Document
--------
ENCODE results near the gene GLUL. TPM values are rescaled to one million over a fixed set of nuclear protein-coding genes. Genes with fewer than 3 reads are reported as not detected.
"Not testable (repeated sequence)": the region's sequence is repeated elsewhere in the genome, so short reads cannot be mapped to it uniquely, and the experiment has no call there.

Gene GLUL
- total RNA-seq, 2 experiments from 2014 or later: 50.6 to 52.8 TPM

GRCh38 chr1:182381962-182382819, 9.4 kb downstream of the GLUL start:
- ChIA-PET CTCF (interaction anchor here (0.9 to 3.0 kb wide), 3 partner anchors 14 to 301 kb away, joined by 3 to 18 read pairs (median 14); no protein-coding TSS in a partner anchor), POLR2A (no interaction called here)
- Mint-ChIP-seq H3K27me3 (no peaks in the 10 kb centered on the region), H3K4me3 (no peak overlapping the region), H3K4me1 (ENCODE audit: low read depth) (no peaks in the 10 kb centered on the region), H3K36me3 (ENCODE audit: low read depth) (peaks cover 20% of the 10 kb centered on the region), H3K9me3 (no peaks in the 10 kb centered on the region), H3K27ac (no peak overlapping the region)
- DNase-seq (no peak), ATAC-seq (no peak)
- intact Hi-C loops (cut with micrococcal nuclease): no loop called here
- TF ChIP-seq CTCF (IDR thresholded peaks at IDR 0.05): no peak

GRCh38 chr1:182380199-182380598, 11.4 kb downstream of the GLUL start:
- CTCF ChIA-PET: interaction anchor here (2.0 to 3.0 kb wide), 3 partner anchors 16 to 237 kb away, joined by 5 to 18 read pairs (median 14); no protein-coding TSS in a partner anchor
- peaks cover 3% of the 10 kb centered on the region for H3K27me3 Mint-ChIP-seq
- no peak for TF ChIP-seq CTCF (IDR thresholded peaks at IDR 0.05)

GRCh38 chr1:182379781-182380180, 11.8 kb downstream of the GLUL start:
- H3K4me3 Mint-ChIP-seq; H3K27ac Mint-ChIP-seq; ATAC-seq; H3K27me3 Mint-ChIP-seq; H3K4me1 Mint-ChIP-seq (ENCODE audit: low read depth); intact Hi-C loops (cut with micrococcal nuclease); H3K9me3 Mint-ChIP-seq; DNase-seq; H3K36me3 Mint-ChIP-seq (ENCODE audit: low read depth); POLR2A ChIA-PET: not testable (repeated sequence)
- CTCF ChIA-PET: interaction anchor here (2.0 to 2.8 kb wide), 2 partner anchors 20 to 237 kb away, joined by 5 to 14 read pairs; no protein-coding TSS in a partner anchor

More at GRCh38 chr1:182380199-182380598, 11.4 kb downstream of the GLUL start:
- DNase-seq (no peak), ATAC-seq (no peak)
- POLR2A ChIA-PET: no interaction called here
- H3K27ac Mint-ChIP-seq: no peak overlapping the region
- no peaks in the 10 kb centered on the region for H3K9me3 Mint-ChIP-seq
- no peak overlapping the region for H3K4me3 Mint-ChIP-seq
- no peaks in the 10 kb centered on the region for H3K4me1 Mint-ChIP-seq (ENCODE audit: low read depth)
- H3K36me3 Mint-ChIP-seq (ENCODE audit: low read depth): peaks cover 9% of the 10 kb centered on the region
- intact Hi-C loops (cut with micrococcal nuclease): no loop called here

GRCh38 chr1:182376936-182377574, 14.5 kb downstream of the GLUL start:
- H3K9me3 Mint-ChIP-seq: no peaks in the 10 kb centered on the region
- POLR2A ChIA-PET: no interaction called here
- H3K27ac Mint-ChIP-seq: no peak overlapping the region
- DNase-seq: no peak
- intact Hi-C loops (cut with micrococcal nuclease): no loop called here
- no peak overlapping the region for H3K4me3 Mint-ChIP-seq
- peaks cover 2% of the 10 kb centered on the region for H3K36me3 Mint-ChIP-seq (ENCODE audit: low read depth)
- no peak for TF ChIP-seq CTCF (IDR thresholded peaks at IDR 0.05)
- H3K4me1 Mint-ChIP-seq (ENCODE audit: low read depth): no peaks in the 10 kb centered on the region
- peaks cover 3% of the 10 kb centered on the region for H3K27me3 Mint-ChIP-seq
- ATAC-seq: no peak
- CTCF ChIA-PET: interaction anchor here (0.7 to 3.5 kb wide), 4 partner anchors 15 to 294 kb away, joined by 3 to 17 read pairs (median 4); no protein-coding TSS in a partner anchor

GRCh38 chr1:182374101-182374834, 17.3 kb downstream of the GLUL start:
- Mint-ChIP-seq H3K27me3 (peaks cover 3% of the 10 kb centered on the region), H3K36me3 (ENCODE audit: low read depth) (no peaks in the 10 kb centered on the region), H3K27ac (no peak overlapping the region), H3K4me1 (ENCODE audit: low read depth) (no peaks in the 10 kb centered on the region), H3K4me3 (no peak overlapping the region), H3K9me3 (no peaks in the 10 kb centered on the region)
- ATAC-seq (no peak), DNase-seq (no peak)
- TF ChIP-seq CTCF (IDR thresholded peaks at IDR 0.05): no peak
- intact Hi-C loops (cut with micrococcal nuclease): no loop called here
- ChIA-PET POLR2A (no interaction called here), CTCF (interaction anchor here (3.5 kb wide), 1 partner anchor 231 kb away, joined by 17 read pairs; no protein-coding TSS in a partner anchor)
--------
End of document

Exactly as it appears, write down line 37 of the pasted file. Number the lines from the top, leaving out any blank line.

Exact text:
- peaks cover 3% of the 10 kb centered on the region for H3K27me3 Mint-ChIP-seq